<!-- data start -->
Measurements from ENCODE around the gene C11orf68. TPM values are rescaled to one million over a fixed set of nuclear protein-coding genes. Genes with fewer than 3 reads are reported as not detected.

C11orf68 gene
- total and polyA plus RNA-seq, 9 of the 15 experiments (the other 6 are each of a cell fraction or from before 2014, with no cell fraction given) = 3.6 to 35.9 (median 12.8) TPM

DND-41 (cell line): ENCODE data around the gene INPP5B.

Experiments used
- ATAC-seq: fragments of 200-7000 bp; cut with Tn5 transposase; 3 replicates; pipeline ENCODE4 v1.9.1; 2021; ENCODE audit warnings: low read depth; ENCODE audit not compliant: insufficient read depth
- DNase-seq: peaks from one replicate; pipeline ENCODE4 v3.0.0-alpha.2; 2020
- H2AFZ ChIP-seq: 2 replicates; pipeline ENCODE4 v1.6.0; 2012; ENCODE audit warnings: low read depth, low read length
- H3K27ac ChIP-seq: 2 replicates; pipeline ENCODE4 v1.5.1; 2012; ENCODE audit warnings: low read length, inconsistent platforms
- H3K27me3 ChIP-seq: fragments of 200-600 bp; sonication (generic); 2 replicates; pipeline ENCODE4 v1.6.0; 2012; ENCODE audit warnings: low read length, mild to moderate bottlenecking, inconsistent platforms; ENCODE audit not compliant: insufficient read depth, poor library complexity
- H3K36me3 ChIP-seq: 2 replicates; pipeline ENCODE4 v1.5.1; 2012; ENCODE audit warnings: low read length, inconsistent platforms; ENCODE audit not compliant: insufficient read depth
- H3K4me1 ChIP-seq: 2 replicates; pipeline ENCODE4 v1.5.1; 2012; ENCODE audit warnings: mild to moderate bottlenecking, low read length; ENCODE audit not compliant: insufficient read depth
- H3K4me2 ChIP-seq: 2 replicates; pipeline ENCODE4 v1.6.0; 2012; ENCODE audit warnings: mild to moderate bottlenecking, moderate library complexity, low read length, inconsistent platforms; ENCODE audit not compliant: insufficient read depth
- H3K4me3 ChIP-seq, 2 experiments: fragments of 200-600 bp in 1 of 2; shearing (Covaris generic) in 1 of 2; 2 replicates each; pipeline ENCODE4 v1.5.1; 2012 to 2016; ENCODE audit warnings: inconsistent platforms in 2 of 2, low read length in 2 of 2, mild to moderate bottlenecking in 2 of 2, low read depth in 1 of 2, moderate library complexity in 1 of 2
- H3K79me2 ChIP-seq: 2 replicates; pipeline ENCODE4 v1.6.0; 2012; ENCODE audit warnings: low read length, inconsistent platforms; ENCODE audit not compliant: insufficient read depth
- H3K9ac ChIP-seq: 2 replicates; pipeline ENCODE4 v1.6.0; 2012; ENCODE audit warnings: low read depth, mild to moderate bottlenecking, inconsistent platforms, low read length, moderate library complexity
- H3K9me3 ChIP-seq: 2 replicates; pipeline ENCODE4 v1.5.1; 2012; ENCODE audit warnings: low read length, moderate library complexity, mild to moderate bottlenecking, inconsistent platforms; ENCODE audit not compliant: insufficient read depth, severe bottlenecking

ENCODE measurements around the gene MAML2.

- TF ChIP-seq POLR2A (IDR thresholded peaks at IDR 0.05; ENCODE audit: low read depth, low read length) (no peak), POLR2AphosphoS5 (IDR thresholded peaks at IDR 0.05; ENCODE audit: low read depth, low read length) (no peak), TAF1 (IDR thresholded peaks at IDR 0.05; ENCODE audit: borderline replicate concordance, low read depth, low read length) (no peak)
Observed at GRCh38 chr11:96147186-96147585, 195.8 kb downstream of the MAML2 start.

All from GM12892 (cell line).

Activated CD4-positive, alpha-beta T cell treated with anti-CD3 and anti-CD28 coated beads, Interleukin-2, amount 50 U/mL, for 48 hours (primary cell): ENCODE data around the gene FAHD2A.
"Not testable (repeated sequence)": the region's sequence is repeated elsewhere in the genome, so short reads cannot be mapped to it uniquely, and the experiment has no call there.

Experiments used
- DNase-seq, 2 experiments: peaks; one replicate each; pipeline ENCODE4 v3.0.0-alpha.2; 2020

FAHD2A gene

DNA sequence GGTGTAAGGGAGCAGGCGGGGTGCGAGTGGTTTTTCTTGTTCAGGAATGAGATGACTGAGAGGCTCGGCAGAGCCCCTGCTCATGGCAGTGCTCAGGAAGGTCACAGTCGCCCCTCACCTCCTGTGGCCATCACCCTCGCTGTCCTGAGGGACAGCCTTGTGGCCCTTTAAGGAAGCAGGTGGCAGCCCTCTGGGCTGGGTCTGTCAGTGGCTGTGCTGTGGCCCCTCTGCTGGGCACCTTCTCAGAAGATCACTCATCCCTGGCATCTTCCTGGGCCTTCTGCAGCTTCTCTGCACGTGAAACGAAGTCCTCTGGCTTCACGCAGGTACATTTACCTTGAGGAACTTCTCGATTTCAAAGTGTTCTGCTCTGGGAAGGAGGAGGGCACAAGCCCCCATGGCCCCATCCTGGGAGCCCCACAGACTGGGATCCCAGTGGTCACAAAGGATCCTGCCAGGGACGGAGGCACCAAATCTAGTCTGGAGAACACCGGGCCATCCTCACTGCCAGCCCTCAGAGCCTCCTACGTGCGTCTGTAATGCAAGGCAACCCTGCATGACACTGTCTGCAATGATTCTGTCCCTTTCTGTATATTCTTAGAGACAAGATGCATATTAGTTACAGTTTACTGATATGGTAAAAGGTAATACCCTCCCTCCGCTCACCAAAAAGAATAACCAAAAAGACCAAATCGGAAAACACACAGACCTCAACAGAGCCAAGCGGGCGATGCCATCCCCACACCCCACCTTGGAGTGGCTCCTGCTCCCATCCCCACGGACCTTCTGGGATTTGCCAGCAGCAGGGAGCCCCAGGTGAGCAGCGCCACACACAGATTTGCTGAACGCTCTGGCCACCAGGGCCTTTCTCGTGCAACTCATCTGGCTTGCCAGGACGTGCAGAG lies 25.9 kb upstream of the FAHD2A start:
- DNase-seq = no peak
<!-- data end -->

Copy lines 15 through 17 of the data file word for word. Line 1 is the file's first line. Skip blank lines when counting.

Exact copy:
- H3K79me2 ChIP-seq: 2 replicates; pipeline ENCODE4 v1.6.0; 2012; ENCODE audit warnings: low read length, inconsistent platforms; ENCODE audit not compliant: insufficient read depth
- H3K9ac ChIP-seq: 2 replicates; pipeline ENCODE4 v1.6.0; 2012; ENCODE audit warnings: low read depth, mild to moderate bottlenecking, inconsistent platforms, low read length, moderate library complexity
- H3K9me3 ChIP-seq: 2 replicates; pipeline ENCODE4 v1.5.1; 2012; ENCODE audit warnings: low read length, moderate library complexity, mild to moderate bottlenecking, inconsistent platforms; ENCODE audit not compliant: insufficient read depth, severe bottlenecking